Phil Mickelson walked off the ninth hole after finishing the second round of of the Greenbrier Classic. Mickelson won't be finishing a third or fourth round, as he missed the cut,
Every takes lead, Lefty misses cut at Greenbrier
- Article by: JOHN RABY
- AP Sports Writer
- July 6, 2013 - 1:46 AM
WHITE SULPHUR SPRINGS, W.Va. — The first page of the Greenbrier Classic leaderboard is filled with golfers who'll get to do something they're unaccustomed to lately: Playing on the weekend.
Matt Every shot an 8-under 62 on Friday for a one-stroke lead over five other players midway through the Greenbrier Classic.
Every needed just 26 putts during his best round of the year and is at 9 under for the tournament on the Old White TPC course. He missed four putts inside 12 feet that could have made his bogey-free second round even more special.
"I played really well tee to green, finally made some putts," Every said. "I haven't made anything all year and it just finally happened today. Been waiting for it."
Every has been in this position before, leading after the first round of the 2012 Texas Open and tying for the third-round lead at the 2012 Sony Open, yet the 29-year-old is still looking for his first PGA Tour victory.
"I know I can win out here," he said.
One stroke behind him at 8 under are Russell Henley (65), Bill Lunde (66), Daniel Summerhays (67), Steven Bowditch (67) and first-round co-leader Johnson Wagner (70).
Four others are two shots behind at 7 under. Ben Curtis and Greg Owen each shot 66, Jonas Blixt had a 67 and first-round co-leader Tommy Gainey a 71.
The posh Greenbrier resort is in a small town named for its hot spring waters that the locals have touted for centuries for their healing qualities. It seems as though the Greenbrier Classic is doing wonders for some golfers, too.
Prior to this week, Wagner went seven straight tournaments without advancing to the third round. Other streaks that were broken this week were five straight for Lunde, four for Bowditch and three for Summerhays.
Every had missed cuts in four of his last five tournaments, and Owen and Curtis had in three in their last four. Gainey made the cut for only the 10th time in 23 tries.
"It's coming down to the end of the year," Every said. "It's a big week for a lot of people. If you play good it can change your life."
Henley is an exception with one missed cut in his last four tournaments, which includes a sixth-place finish at the Memorial.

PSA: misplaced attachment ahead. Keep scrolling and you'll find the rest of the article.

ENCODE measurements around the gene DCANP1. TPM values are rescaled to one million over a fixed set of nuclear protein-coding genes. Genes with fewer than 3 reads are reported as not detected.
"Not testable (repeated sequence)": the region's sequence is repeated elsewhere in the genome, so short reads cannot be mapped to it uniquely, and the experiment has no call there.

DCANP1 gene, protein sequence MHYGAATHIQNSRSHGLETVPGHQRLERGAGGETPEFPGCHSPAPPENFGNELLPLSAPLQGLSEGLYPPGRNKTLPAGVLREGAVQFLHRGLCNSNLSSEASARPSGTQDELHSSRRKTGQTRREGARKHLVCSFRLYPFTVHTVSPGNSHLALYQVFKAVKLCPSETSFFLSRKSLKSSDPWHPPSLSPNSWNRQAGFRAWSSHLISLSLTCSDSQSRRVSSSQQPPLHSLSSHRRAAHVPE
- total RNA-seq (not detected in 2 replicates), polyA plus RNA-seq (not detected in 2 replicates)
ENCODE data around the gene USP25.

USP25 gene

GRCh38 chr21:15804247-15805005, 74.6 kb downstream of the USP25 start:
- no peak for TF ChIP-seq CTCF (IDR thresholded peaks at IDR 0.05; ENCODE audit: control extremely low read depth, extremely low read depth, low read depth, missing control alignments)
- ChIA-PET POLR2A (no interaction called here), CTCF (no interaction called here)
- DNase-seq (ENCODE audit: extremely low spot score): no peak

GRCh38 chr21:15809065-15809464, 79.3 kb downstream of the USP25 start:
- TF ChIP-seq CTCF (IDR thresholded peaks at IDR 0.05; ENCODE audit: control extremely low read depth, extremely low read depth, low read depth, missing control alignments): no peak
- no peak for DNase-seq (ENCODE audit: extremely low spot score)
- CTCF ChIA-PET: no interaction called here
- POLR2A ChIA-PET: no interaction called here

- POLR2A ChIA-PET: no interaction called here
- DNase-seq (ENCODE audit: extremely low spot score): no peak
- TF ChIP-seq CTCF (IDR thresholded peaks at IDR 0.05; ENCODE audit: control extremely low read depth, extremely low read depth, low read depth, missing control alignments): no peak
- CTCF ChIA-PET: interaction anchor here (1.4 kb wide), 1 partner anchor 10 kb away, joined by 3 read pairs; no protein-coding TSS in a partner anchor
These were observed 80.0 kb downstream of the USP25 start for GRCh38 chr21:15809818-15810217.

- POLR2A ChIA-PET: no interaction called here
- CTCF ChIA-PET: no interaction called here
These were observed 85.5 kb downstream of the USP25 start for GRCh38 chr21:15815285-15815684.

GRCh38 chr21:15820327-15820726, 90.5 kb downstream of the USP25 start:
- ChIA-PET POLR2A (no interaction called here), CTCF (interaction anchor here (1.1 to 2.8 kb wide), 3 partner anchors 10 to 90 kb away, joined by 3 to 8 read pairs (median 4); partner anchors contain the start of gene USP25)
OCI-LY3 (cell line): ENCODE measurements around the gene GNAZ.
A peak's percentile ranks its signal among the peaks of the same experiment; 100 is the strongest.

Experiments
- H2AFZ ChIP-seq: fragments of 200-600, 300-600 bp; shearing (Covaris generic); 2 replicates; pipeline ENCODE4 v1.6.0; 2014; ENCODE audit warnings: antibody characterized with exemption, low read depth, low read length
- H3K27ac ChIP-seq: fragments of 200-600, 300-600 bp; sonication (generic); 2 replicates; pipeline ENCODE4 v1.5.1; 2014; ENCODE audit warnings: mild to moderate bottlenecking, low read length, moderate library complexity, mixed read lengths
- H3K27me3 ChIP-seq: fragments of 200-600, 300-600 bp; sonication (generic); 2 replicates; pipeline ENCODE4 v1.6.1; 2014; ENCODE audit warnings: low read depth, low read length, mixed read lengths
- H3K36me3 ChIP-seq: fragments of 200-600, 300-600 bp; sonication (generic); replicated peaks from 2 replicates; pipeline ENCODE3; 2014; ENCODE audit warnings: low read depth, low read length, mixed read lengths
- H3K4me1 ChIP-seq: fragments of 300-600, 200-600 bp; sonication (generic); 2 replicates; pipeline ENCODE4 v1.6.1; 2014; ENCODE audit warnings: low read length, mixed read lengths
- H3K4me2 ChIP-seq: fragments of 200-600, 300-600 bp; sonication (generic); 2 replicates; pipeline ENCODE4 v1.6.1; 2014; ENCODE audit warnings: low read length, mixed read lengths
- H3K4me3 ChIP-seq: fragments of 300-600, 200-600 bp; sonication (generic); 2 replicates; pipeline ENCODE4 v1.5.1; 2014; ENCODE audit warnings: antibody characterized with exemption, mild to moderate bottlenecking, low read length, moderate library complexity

He's 16th in the FedEx Cup points standings. Every (104th) and Summerhays (123) are the only other players within two shots of the lead who are in the top 125 in the FedEx Cup standings.
The playoffs are less than two months away.
"It's crunch time," Wagner said. "We've got to make these playoffs. It's a short year. Fortunately I'm exempt for next year due to my win at the (2012) Sony Open, but I still want to finish in that top 125 and have a chance to win the FedEx Cup. I'm sure a bunch of guys up there are kind of in the same position I am — really needing to have some good weeks to extend our years."
The tournament could be shaping up for another close finish. It has been decided by playoffs the last two years, and Stuart Appleby won by a stroke in the inaugural tournament in 2010 after shooting a 59.
Among a group of six golfers at 6 under includes Jordan Spieth, the 19-year-old Texan in search of an elusive win that would give him his PGA Tour membership and make him eligible for the FedEx Cup playoffs. He's won more than $1.1 million this year and is assured of a tour card when the new season starts in October.
Others advancing to the weekend include Kenny Perry at 5 under and Tom Watson at 3 under.
Because 81 players made the cut Friday at 1 under, there will be a 54-hole cut to get to the top 70 scores, plus ties.
Phil Mickelson is already assured of getting the weekend off. He shot 68 on Friday and finished at 2 over.
It marked the first time in his career that Mickelson missed three consecutive cuts at one tournament. Mickelson blamed his lackluster showings at the Greenbrier Classic on estimating distances with his iron shots.
"They end up not just a yard or two off from where I figure, but they're 10 or 12 yards off from where I figure," he said.
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